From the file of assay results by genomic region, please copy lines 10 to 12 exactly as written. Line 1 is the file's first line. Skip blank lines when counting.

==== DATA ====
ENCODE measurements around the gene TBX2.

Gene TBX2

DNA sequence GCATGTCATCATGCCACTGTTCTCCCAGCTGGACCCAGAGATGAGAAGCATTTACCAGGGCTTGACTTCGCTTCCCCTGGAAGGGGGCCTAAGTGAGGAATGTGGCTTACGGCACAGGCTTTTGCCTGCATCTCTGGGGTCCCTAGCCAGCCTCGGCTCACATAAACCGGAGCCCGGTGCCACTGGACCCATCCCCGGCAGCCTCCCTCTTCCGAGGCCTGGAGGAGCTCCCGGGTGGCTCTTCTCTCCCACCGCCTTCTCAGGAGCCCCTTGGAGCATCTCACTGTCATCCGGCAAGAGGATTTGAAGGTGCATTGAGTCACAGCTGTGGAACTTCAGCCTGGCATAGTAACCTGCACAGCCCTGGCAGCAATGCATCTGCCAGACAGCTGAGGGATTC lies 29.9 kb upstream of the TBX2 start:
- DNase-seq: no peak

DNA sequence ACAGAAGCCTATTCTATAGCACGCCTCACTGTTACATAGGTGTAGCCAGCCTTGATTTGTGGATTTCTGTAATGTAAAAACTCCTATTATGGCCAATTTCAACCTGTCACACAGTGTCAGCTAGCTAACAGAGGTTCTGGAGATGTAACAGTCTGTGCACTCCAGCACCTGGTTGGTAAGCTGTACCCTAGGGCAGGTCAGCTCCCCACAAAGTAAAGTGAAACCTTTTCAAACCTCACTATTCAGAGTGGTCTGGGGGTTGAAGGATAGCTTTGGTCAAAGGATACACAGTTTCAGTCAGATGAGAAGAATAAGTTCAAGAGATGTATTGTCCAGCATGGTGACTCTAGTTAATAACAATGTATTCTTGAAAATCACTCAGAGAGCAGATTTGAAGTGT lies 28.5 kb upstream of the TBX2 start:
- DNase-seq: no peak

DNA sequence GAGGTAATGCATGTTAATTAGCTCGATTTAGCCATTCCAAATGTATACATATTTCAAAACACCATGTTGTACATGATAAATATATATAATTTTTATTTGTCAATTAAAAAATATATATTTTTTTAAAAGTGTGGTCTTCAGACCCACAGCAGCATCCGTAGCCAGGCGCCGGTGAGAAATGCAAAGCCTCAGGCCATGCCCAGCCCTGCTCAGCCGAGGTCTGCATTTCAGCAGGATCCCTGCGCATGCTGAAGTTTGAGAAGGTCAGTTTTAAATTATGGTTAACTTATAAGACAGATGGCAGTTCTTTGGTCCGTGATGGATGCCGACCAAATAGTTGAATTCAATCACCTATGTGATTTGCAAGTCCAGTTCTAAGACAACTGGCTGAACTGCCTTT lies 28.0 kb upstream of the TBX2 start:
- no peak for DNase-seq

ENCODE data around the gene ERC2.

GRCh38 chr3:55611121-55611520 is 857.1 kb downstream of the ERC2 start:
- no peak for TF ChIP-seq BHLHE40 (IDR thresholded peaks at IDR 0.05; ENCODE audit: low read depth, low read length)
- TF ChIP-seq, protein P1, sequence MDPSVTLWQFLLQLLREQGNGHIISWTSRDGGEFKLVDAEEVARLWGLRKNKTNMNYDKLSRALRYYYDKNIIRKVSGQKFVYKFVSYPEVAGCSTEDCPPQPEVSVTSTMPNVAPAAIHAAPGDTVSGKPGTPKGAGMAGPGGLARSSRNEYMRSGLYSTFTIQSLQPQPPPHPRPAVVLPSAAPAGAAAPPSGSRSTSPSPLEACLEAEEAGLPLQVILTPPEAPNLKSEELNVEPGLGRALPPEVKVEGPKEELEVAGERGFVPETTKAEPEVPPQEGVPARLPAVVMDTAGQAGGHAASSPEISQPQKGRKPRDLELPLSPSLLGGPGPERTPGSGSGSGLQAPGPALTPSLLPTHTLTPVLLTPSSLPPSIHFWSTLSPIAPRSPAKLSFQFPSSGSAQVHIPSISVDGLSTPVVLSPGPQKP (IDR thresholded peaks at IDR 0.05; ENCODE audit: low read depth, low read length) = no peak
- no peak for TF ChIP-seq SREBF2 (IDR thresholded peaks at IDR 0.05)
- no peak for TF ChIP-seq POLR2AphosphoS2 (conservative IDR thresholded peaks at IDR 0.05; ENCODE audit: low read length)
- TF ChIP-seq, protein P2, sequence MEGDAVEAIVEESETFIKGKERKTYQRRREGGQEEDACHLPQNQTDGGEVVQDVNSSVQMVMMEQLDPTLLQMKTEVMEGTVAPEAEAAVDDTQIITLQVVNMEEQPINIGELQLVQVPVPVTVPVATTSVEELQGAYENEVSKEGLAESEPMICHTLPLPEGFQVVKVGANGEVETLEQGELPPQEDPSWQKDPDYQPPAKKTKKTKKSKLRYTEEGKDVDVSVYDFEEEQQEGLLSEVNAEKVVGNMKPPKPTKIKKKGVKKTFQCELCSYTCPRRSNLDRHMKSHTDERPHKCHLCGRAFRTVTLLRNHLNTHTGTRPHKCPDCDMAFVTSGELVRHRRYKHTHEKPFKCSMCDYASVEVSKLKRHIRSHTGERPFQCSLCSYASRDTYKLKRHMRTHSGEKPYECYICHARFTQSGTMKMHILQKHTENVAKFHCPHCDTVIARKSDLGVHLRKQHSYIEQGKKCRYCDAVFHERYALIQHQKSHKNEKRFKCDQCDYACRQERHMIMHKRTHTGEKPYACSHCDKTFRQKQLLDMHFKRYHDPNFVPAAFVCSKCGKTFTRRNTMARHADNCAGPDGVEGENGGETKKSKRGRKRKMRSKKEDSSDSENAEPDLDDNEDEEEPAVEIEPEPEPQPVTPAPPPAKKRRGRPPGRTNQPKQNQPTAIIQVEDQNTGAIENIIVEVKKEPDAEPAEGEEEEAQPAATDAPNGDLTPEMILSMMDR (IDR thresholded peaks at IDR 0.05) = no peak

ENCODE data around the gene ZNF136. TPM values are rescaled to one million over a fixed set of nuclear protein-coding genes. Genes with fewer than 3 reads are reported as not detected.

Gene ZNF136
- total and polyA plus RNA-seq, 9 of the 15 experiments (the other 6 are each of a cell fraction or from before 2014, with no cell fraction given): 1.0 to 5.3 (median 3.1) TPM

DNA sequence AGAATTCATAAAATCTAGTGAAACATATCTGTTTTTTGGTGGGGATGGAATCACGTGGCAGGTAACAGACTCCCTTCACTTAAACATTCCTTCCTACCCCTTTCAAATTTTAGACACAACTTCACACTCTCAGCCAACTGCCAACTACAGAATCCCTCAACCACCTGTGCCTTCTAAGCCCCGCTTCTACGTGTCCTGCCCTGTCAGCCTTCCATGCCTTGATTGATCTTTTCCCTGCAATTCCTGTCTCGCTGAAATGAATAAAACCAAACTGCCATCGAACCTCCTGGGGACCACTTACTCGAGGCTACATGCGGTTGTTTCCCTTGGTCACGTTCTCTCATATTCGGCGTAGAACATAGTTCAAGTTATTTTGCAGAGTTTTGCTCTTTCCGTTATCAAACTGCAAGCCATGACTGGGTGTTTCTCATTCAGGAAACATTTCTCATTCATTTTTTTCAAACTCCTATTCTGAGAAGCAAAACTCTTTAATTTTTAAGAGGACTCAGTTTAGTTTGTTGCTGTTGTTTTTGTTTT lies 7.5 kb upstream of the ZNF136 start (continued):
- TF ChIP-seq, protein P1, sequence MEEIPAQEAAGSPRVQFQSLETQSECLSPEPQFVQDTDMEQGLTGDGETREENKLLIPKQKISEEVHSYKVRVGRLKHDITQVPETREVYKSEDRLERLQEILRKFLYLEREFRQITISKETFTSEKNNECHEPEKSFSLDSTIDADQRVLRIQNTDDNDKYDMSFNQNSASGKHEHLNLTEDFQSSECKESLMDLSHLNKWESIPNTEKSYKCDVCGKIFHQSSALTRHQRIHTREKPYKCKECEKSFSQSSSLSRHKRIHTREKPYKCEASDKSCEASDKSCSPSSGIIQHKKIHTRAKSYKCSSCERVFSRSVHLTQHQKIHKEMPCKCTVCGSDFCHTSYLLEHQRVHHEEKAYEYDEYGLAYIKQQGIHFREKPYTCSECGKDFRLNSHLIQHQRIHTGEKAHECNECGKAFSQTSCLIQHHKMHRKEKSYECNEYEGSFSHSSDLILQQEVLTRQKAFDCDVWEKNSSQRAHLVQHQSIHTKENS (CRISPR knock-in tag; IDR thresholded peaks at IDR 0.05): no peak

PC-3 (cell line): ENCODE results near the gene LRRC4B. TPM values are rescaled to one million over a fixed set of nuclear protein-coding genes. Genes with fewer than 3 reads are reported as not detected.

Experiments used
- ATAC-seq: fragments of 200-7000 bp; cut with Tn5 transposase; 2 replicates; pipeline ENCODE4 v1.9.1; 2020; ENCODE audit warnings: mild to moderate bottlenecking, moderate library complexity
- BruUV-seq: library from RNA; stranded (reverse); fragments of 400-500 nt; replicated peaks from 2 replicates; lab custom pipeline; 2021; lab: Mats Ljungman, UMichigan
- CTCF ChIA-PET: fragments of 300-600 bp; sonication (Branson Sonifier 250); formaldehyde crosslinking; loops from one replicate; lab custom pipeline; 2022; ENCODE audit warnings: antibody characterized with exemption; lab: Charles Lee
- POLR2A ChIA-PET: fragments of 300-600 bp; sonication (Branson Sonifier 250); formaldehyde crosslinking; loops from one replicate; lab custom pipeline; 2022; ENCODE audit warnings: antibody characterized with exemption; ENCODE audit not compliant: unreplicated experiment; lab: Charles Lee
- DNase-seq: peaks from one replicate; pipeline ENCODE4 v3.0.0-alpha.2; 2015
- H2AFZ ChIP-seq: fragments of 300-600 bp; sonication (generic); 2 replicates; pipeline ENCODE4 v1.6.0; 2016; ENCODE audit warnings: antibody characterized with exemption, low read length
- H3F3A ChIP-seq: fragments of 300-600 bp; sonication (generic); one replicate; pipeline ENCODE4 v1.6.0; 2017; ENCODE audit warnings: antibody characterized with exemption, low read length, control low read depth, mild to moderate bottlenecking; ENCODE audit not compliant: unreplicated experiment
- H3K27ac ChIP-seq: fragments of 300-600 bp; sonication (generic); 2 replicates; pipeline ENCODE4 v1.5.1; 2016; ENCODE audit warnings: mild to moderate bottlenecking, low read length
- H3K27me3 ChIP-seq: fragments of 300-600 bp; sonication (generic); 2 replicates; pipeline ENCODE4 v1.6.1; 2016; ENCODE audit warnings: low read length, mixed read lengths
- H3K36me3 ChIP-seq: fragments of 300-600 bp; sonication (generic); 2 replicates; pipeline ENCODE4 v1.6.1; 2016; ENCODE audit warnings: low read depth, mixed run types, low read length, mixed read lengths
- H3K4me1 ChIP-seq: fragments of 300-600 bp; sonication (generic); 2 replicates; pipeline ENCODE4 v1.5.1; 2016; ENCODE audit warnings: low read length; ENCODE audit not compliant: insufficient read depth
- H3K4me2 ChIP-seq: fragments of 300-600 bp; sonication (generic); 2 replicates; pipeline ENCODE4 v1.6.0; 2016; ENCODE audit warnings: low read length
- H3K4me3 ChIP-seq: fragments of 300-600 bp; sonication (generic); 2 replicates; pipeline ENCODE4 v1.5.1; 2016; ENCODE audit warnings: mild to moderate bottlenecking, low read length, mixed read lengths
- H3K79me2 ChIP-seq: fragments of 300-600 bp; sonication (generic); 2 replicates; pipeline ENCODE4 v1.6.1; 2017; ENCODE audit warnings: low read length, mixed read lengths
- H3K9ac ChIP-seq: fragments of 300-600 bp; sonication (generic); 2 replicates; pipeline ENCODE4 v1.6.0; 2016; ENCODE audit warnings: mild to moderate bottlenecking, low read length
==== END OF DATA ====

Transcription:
GRCh38 chr3:55611121-55611520 is 857.1 kb downstream of the ERC2 start:
- no peak for TF ChIP-seq BHLHE40 (IDR thresholded peaks at IDR 0.05; ENCODE audit: low read depth, low read length)
- TF ChIP-seq, protein P1, sequence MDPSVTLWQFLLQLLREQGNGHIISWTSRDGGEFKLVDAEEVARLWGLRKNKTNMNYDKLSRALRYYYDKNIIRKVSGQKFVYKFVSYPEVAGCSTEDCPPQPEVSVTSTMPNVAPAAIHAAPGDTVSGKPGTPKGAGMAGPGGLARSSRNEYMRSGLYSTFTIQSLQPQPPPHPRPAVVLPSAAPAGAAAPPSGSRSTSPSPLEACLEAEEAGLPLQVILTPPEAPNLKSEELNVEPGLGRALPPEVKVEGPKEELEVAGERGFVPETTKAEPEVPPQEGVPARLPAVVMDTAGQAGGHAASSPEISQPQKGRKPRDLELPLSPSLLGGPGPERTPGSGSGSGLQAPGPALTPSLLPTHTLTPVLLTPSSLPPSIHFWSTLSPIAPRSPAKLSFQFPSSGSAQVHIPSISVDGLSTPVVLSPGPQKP (IDR thresholded peaks at IDR 0.05; ENCODE audit: low read depth, low read length) = no peak